In late November I started a new series of paintings based on photographs of the sky as day opens or closes, This is the first one, from a reference photo taken some years ago as I stepped out into the driveway to fetch the morning newspaper.
In 1997-1998 I worked on a series of 24” x 16” paintings under the heading “Pacific,” though in reality I referred to them as my Fog Rothkos. Each day on leaving the house I would look west to Ocean Beach and memorize three colors: sky, fog, water.
When I was deciding on small pieces to make for my Open Studio, the little 5” x 2.5 - 3” Claybord samples I had recalled the dimensions of the Pacific series. These are two of the tiny paintings I made. They were a lot of fun!
I’ll be doing my first Open Studio since moving to Ukiah, on Saturday November 10, from 11 AM to 4 PM. It’s very exciting. There are lots of recent paintings to show, a selection of older landscapes from around the area that many folks have not seen before, and now I’m making a batch of very small decorative pieces. It also means the carpets get cleaned, the house gets cleaned….
This is from a “selfy” I took one evening. I was fascinated by the repeating stripe motifs, the oddness of the space and composition, and the overall feel of the photograph.
Besides being fun to paint (yes, especially the socks!) this marks a return of my interest in figure painting, an area I’ve neglected since…um….about 1992?
Acrylic on Canvas, 28” x 16”, copyright 2018.
From a photograph by Anna L. Conti, with her gracious permission: an intense sun creates a totally backlit scene.
Acrylic on Canvas, 20" x 20"
This was to have been the fourth of the four Lakeville Highway N... paintings, but the underpainting stopped me dead in my tracks and said You Are Done Here.
It happens that this occurred in the first days of the mass forcible separations at our southern border. I found myself transfixed by the sheer willful power of the image on the canvas before me and essentially asked it was it is.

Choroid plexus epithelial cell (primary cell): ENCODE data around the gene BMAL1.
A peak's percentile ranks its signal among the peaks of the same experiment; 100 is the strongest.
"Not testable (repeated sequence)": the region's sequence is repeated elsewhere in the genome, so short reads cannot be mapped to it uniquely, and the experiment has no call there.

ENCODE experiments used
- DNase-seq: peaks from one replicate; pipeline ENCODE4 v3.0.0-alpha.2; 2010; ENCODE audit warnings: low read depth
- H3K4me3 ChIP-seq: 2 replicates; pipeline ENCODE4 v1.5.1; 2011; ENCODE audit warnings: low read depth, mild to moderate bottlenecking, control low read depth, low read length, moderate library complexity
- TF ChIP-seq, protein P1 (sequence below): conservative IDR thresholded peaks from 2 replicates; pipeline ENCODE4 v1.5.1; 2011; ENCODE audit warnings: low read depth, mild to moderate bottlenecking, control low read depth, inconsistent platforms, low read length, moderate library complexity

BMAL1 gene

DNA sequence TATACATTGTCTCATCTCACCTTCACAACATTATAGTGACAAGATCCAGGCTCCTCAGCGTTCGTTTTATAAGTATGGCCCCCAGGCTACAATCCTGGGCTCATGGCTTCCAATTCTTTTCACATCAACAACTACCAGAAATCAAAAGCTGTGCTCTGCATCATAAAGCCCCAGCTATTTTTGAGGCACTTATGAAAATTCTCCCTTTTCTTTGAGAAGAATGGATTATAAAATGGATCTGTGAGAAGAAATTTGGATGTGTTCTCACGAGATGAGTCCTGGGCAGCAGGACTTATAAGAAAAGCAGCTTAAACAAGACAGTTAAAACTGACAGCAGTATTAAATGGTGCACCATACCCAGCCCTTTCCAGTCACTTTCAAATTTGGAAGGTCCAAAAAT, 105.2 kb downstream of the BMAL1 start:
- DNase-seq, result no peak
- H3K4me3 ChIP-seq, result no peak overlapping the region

And the Woody Guthrie song "Deportee" was the next thing in my head and that was that.
The crops are all in and the peaches are rott'ning,
The oranges piled in their creosote dumps;
They're flying 'em back to the Mexican border
To pay all their money to wade back again
Goodbye to my Juan, goodbye, Rosalita,
Adios mis amigos, Jesus y Maria;
You won't have your names when you ride the big airplane,
All they will call you will be "deportees"
My father's own father, he waded that river,
They took all the money he made in his life;
My brothers and sisters come working the fruit trees,
And they rode the truck till they took down and died.
Some of us are illegal, and some are not wanted,
Our work contract's out and we have to move on;
Six hundred miles to that Mexican border,
They chase us like outlaws, like rustlers, like thieves.
We died in your hills, we died in your deserts,
We died in your valleys and died on your plains.
We died 'neath your trees and we died in your bushes,
Both sides of the river, we died just the same.
The sky plane caught fire over Los Gatos Canyon,
A fireball of lightning, and shook all our hills,
Who are all these friends, all scattered like dry leaves?
The radio says, "They are just deportees"
Is this the best way we can grow our big orchards?
Is this the best way we can grow our good fruit?
To fall like dry leaves to rot on my topsoil
And be called by no name except "deportees"?